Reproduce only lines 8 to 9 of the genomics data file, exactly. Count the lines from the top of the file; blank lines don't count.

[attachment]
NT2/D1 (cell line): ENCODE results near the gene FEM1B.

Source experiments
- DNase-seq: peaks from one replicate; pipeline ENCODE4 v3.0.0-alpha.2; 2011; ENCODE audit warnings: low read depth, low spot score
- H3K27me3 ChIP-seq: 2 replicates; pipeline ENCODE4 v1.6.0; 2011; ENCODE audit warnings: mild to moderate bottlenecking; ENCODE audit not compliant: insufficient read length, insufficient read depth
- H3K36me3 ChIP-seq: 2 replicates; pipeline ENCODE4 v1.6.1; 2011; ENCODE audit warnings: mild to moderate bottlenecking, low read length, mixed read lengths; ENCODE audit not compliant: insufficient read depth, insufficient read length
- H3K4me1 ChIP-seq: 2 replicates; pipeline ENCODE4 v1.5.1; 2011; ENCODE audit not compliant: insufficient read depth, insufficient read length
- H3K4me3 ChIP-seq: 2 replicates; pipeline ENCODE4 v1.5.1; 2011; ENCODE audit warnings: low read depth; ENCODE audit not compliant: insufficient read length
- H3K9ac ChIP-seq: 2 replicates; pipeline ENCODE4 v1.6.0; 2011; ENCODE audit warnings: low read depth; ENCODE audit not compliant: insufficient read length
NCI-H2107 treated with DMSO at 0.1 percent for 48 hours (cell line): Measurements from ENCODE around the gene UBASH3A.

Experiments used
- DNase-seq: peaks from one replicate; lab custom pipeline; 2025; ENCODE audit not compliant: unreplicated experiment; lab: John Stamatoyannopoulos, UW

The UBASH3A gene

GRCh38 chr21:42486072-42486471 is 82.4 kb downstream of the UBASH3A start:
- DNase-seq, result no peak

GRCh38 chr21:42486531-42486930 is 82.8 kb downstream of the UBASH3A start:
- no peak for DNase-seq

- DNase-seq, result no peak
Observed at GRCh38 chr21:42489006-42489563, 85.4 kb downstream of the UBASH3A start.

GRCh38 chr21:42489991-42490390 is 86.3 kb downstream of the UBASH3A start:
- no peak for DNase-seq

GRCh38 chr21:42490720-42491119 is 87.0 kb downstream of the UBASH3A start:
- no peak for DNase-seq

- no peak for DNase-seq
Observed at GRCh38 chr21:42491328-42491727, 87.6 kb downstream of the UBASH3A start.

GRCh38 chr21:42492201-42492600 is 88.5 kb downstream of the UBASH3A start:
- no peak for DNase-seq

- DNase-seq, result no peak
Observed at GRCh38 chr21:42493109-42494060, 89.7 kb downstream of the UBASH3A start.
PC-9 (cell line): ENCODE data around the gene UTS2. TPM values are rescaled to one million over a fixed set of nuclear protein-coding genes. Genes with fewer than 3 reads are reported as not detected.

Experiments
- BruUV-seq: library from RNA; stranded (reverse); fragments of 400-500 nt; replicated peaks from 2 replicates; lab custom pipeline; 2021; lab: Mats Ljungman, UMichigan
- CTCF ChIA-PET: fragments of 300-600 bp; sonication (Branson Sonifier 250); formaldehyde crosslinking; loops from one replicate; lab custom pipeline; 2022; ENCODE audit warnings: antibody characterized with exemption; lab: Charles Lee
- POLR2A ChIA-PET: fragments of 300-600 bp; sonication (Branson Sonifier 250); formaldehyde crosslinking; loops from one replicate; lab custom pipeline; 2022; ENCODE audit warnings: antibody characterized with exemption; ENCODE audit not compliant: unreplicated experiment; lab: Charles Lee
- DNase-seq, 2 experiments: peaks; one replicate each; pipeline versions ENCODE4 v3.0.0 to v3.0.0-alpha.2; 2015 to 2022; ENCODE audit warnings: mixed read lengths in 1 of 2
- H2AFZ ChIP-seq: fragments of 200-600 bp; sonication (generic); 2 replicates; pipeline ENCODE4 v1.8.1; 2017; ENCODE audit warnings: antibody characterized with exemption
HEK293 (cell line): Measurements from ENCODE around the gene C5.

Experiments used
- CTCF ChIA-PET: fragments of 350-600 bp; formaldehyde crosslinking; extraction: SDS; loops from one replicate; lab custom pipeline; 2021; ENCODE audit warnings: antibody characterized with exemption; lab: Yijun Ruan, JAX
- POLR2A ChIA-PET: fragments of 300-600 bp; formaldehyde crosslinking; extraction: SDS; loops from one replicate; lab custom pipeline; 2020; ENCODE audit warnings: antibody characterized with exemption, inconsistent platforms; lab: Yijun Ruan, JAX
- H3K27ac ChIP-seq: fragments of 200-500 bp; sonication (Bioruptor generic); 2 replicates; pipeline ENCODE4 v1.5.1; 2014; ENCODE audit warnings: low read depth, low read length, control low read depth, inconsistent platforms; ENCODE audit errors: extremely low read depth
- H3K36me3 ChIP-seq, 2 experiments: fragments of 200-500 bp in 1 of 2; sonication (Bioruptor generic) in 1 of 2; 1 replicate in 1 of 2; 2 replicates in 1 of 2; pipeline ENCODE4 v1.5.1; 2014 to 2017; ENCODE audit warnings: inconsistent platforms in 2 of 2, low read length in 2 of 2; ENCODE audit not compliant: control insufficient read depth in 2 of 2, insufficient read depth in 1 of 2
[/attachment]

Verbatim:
- H3K9ac ChIP-seq: 2 replicates; pipeline ENCODE4 v1.6.0; 2011; ENCODE audit warnings: low read depth; ENCODE audit not compliant: insufficient read length
NCI-H2107 treated with DMSO at 0.1 percent for 48 hours (cell line): Measurements from ENCODE around the gene UBASH3A.